War of the Rebellion: Serial 020 Page 0540 COASTS OF S.C., GA.,AND MID.AND EAST FLA. Chapter XXVI.

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RICHMOND, VA., June 4, 1862.

Major-General PEMBERTON:

Under the circumstances communicated in your last dispatch you will delay compliance with my requisition. The troops being brought to Charleston can be sent on in a few days if the demonstration proves a feint. If you gain a victory you can do more for this line than was proposed.

JEFFERSON DAVIS.

RICHMOND, VA., June 4, 1862.

Gov. FRANCIS W. PICKENS, Columbia, S. C.:

Your dispatches of yesterday received. It was not intended to weaken the force for defense of Charleston, but to obtain troops by withdrawing from positions where the season will prevent active operations. The proposition was induced by a seeming necessity. To your inquiry I answer, not safe. The event may be local; its consequences will be general.

JEFFERSON DAVIS.

HEADQUARTERS STATE OF SOUTH CAROLINA, Columbia, June 4, 1862.

Major-General PEMBERTON,

Commanding:

GENERAL: Adjutant-General De Saussure will deliver this to you. He is authorized to offer you any aid in the power of the State to assist you either in the field or in organizing the local reserves for the defense and protection of the city. He will inform fully on this point if desired. He is also intimately acquainted with the efficiency and strength of all city companies that may have been mustered into Confederate service.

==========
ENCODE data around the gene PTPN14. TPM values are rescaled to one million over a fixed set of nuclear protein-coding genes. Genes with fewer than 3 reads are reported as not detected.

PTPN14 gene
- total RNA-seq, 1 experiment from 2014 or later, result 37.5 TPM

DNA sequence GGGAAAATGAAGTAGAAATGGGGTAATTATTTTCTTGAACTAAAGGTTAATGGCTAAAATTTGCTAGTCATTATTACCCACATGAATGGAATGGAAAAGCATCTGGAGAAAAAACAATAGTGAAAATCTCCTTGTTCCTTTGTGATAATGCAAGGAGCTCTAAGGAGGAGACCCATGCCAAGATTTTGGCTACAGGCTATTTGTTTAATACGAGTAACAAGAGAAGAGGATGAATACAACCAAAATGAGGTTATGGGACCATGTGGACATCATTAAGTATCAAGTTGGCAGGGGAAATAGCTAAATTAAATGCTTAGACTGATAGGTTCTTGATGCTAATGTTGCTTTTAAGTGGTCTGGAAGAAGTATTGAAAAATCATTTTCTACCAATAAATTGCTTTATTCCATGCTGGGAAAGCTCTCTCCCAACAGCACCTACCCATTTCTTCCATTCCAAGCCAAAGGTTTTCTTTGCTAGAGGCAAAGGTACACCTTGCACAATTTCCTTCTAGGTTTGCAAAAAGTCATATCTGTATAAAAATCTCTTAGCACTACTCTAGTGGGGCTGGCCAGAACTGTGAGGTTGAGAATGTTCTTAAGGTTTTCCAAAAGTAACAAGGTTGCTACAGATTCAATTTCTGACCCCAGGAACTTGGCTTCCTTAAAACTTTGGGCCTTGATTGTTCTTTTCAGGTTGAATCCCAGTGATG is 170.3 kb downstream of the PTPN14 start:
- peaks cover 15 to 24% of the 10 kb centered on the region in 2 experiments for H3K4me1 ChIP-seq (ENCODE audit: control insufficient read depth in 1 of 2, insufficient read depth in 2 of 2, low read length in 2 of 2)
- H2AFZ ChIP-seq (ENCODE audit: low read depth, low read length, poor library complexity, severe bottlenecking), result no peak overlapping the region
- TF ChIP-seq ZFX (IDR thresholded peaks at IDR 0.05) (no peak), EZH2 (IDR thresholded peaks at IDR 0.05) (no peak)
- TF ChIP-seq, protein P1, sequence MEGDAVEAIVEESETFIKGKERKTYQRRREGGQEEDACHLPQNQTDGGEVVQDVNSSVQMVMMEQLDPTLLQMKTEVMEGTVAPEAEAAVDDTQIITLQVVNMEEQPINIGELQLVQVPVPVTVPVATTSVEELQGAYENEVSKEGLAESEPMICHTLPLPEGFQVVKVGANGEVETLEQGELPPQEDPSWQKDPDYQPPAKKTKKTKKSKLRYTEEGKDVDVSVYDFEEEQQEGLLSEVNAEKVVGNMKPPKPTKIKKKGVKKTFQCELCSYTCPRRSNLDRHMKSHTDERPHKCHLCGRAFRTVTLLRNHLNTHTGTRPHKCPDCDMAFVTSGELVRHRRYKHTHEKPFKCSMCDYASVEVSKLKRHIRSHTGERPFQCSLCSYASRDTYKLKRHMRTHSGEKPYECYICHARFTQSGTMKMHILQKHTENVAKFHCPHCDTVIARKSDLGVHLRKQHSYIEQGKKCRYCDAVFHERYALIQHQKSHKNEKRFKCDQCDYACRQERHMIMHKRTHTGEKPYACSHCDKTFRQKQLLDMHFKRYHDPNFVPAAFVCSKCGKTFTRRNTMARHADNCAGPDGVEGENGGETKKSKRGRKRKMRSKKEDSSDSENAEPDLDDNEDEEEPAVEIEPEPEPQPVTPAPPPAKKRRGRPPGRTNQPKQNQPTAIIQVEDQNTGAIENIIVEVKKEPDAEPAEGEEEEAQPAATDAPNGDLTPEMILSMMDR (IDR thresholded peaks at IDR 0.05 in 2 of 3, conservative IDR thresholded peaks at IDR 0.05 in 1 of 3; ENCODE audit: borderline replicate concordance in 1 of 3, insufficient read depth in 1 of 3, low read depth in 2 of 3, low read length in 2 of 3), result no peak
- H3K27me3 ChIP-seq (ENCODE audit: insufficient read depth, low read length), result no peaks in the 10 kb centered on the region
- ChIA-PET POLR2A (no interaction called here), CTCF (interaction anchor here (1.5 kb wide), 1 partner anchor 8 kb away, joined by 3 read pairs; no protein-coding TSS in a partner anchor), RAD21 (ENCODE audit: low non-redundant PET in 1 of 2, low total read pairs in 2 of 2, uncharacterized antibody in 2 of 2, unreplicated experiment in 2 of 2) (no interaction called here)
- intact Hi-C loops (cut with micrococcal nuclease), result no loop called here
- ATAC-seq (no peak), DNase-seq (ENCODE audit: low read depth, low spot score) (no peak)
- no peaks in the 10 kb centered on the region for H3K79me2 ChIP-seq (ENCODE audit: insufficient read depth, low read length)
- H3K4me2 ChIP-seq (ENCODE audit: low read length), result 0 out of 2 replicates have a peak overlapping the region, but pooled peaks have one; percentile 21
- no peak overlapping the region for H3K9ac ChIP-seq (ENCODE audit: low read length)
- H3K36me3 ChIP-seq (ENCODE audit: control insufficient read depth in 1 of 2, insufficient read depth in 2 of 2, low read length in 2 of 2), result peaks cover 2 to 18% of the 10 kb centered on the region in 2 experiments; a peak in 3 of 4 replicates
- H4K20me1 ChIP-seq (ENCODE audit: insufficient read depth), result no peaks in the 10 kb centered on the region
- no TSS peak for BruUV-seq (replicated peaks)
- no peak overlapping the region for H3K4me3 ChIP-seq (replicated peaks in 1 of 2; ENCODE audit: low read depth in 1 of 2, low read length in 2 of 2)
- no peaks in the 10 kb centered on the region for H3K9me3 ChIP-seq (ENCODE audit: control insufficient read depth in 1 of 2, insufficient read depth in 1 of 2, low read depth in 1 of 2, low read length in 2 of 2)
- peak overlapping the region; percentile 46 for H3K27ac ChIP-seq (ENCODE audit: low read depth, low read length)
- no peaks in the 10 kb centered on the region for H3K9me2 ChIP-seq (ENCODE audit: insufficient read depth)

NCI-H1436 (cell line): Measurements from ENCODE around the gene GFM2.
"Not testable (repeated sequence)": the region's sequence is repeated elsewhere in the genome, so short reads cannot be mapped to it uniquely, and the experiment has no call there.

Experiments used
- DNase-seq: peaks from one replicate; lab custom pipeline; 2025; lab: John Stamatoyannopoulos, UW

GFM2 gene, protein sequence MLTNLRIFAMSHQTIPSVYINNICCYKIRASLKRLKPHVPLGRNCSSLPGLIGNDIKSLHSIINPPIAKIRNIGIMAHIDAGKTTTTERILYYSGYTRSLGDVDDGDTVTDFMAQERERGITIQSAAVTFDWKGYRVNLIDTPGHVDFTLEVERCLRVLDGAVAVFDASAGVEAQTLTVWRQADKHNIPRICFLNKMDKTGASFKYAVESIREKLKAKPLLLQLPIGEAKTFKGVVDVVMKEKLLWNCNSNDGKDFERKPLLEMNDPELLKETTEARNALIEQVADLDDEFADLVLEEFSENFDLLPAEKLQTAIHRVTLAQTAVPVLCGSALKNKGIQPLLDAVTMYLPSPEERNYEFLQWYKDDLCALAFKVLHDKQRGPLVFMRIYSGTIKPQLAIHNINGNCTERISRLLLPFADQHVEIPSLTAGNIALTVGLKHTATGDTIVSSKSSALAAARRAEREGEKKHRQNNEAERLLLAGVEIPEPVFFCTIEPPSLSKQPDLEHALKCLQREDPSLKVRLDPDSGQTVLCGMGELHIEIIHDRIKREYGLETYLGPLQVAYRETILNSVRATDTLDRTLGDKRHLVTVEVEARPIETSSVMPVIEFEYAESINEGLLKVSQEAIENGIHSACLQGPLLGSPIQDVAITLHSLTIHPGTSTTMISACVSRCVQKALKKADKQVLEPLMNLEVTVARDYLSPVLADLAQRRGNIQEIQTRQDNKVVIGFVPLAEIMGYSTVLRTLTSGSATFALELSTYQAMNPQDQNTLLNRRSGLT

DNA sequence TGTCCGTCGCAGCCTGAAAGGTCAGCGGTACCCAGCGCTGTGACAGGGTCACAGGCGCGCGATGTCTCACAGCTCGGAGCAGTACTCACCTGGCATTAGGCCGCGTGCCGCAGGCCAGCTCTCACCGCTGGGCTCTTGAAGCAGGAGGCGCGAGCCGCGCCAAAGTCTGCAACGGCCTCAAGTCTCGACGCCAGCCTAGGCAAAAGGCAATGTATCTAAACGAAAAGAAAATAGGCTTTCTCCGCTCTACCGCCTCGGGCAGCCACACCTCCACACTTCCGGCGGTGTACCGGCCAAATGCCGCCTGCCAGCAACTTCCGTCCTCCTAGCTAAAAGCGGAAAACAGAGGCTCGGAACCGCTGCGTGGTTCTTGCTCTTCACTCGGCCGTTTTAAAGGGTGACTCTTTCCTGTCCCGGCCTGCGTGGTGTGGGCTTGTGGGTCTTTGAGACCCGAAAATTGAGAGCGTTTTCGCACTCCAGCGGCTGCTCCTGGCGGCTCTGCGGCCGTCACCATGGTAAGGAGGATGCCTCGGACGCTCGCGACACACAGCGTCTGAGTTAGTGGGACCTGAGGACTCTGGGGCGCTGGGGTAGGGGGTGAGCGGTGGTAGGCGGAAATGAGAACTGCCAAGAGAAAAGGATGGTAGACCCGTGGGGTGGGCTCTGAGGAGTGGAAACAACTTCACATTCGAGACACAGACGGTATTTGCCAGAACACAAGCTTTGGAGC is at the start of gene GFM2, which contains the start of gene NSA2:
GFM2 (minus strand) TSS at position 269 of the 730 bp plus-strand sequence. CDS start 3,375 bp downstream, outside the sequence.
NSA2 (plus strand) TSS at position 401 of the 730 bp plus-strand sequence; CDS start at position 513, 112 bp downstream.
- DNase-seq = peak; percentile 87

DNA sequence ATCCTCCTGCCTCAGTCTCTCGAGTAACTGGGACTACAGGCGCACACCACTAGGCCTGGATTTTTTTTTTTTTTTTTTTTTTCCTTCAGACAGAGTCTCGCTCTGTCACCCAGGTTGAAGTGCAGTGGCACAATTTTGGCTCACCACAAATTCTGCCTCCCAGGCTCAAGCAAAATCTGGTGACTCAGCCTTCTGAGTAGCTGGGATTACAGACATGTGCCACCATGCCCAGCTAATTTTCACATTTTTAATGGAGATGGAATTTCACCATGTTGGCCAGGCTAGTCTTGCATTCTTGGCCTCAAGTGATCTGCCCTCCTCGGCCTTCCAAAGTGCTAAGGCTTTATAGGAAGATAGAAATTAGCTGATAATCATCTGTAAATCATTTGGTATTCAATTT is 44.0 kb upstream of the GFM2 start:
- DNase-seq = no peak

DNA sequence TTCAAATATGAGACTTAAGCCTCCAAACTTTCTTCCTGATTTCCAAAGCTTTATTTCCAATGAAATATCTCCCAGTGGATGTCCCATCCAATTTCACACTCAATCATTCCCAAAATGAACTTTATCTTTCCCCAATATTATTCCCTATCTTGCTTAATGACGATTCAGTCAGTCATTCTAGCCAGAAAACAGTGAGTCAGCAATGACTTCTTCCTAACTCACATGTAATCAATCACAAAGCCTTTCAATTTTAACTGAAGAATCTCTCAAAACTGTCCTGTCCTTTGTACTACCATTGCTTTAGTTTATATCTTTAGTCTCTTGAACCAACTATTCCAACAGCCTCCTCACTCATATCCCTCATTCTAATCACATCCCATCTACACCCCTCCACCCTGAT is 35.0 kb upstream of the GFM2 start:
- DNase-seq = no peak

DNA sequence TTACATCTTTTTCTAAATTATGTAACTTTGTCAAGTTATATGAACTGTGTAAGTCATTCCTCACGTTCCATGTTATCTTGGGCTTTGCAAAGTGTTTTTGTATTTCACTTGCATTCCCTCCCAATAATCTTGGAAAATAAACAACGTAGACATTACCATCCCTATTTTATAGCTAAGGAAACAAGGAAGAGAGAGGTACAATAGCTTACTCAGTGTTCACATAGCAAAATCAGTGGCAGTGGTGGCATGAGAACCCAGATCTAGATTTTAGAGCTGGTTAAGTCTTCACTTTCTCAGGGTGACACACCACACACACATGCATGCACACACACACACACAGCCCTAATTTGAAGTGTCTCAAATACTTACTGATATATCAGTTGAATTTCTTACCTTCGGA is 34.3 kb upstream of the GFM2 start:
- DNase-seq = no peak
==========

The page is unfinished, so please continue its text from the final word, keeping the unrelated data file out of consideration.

I shall be most happy to serve and aid you in any manner that you may desire. We have mustered all our troops into Confederate service, and armed them almost entirely from our own State resources; but in furnishing a city police and holding the reserves of the State under orders to support you we may be of service, and for this purpose General De Saussure has full and ample authority.

Respectfully,

F. W. PICKENS.

HDQRS. DEPT. OF SOUTH CAROLINA AND GEORGIA, Charleston, S. C. June 4, 1862.

Lieutenant Colonel C. K. HUGER, Fort Pemberton, S. C.:

COLONEL: The 24-pounder rifled guns to which you refer had better be placed in the battery with the rifled [banded] 32-pounder pointing down the river. You say nothing of cartridges for those guns. I trust you have them. There is not another pound of cannon powder in the arsenal. You had better take some of the blasting powder out of the torpedoes and mix with other powder for the mortars, and, if you have none other, for the 24-pounder also.

J. C. PEMBERTON,

Major-General, Commanding.